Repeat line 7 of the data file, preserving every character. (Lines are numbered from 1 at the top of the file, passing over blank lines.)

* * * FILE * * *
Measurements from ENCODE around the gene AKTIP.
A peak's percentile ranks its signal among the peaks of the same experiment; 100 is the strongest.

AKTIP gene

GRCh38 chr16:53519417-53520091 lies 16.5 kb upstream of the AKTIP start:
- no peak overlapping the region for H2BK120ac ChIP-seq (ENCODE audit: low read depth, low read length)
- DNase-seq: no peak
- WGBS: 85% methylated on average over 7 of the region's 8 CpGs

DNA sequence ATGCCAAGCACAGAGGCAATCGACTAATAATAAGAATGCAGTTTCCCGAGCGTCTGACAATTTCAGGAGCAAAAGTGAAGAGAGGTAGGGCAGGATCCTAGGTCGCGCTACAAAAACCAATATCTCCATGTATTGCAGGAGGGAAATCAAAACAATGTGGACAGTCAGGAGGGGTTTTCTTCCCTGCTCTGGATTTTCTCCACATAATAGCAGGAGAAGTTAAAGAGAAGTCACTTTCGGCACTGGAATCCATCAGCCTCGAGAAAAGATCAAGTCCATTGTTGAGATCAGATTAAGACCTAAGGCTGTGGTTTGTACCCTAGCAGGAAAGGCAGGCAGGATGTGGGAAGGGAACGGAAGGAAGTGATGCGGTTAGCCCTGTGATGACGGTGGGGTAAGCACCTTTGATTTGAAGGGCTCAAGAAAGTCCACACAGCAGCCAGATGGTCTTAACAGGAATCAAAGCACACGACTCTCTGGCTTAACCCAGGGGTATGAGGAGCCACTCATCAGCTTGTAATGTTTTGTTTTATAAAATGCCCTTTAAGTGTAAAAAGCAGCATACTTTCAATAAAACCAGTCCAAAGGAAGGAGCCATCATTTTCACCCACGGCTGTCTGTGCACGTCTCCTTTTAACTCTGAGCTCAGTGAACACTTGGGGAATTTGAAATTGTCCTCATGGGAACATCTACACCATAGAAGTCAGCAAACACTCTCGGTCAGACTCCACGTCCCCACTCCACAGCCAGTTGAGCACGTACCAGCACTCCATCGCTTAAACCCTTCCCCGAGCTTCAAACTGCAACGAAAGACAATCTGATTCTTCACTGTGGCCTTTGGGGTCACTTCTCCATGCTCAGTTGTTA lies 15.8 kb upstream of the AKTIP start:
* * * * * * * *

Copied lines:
- WGBS: 85% methylated on average over 7 of the region's 8 CpGs